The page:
David’s point becomes clear in these verses. The Lord helped him. He is able to help others. When David was brought to his knees and he had no other help, when he was alone without a friend in the world,  the Lord rescued him. And so he can rescue you.

This is the testimony of the saints. This is the story of those who have trusted in God. And many of you know it. I mean, look at us. None of us were born with a silver spoon. None of us were born into a life of ease and privilege. Everything we have achieved has been the result of hard work. It hasn’t been easy. We’ve known heart ache and pain and loss. Many of us have known times when our life hung by a thread. But who was there when we needed him most? Our maker. Our creator. Our Saviour. Our Lord. Most of you, if not all of you, have a powerful testimony of how you would not be where you are today, except that God saved you. Saved your life. Saved your family. Saved your job. Saved your home. If nothing else, then saved your soul.

You have a story like David. And someone soon, maybe someone you’ve known all your life, maybe someone you’ve never met before, but you might meet someone soon who is driven to despair by their troubles. And they will need your story of how God saved you, so they might dare to hope that God could save them too.

To the rest of you, David has this message:

Taste and see that the Lord is good.

It is a challenge to those who need help to see that their helper is within their reach, to put the Lord to the test in order to see that he can be relied upon.  That he is as dependable as gravity. That he is as faithful as the sunrise. Taste and see that the Lord is as good as grandma’s roast lamb and as good for you as five serves of vegetables and two serves of fruit a day.

Don’t take my word for it. Don’t just believe everything I say. Try him for yourself. Take the Lord for a test run. Put him to the test. Rely on him and you will find him reliable. Trust him and you will find him worthy of it.

“For the Lord is good. And the man who takes refuge in him is blessed.”

In verse 19 David concludes,

“A righteous man may have many troubles”.

It reminds us that no one is promising you an easy life. They crucified our Lord. The Scriptures say of him that he was a man of sorrows and acquainted with grief. He knew hunger and thirst and grief and fatigue. He was rejected and slandered and condemned. They called him a glutton and a drunkard, a friend of tax collectors and sinners. And we follow him. If they did all these things to our leader, what will they do to his followers? If they treated our teacher like that, how will they treat his students? The way to glory goes the way of the cross. Yes,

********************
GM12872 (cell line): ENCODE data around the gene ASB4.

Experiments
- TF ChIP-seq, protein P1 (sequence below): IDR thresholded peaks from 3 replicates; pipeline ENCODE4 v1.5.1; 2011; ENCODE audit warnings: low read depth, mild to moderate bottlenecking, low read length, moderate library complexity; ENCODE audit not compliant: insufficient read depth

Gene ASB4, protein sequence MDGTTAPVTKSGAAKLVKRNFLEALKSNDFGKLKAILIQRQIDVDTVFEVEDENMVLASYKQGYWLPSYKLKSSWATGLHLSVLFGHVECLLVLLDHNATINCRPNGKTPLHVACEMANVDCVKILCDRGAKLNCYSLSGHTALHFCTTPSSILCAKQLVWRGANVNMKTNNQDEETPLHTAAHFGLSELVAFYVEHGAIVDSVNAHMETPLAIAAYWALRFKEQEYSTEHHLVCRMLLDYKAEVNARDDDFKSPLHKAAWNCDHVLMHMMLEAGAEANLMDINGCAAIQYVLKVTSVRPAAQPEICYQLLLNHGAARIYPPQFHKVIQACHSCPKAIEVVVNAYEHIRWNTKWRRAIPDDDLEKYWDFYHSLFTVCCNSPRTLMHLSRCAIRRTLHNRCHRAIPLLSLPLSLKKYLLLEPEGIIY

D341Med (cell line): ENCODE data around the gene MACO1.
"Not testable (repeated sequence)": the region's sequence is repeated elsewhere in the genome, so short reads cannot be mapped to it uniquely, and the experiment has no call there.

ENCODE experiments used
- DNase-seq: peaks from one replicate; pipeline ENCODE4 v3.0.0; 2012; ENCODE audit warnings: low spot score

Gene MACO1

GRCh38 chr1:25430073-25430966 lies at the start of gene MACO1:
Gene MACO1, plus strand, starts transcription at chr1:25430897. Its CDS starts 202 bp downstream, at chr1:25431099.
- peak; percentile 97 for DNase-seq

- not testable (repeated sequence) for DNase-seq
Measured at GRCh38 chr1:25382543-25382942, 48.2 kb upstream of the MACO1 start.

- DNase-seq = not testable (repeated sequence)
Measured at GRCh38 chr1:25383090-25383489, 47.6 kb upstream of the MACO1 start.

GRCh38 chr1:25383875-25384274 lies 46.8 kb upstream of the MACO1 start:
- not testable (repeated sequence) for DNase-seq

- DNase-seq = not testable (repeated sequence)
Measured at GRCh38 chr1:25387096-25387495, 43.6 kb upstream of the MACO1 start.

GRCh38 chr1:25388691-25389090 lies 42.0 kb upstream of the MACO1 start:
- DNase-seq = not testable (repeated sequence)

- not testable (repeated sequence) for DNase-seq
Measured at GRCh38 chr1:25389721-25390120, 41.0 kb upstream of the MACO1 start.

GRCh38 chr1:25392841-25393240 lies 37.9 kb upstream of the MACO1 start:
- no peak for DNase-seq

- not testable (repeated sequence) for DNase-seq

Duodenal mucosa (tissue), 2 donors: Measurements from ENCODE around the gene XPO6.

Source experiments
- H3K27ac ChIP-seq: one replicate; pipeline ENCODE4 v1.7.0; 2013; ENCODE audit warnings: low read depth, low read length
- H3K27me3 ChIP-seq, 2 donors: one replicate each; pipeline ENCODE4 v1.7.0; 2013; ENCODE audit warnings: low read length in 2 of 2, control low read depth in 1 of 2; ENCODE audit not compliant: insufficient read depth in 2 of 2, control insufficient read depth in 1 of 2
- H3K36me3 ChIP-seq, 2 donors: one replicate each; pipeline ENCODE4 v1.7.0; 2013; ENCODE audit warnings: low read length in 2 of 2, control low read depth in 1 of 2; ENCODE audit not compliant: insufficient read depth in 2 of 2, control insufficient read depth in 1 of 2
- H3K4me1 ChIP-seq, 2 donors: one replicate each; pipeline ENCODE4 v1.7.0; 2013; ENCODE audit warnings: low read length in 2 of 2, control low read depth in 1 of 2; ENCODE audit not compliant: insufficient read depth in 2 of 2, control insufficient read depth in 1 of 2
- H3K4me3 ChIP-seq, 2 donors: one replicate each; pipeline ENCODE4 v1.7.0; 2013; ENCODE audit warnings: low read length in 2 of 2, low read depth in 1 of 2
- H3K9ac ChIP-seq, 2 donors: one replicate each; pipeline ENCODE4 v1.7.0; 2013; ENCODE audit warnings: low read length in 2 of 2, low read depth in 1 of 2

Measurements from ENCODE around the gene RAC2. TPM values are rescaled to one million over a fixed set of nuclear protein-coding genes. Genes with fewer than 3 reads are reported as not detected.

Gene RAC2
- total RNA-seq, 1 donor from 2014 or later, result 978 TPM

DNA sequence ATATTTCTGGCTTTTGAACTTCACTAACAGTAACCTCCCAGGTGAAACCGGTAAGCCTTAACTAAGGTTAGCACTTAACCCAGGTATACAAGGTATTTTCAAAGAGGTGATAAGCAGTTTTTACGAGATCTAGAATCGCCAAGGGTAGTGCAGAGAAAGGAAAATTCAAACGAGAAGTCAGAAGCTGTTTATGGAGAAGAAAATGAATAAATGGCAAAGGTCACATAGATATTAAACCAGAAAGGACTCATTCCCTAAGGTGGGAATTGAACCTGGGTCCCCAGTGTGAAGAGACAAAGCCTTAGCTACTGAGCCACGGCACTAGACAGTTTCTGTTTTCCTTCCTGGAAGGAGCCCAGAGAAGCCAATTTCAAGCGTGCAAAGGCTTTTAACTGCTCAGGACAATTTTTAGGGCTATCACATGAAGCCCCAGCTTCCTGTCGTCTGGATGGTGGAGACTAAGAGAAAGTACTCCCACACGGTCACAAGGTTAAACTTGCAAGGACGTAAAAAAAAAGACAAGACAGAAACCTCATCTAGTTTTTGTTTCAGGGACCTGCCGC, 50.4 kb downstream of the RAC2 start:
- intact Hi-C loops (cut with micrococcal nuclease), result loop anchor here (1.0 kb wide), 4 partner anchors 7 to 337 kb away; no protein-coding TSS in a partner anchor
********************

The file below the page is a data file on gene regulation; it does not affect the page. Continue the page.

a righteous man may have many troubles, but the Lord delivers him from them all.

It reminds us that the way of the cross leads to glory. The promise for those who take up their cross and follow Jesus Christ is not an easy life, but resurrection. Life from the dead.

“For the Lord is close to the broken-hearted and he saves those who are crushed in spirit.”

These are the stories that are most inspiring. Not the ones where nothing ever goes wrong. But the stories like David. The stories like Paul, who, according to his own testimony in 2 Corinthians chapter 4,

“was hard pressed, but not crushed, perplexed, but not in despair, knocked down, but not knocked out.”

Because we who have been blessed to know God and to love and serve him through Jesus Christ and have received his Spirit, we have the privilege simply to be jars of clay full of the glory of God. We are mortal and fragile, but we bear the glory of the gospel of Jesus so that this all surpassing power may be clearly seen to come not from us, but from God.

Taste and see that the Lord is good. Blessed is the man who takes refuge in him.

To wrap things up: Don’t just be inspired by other people’s stories. Trust in God in good times and in bad and be the inspiration for others.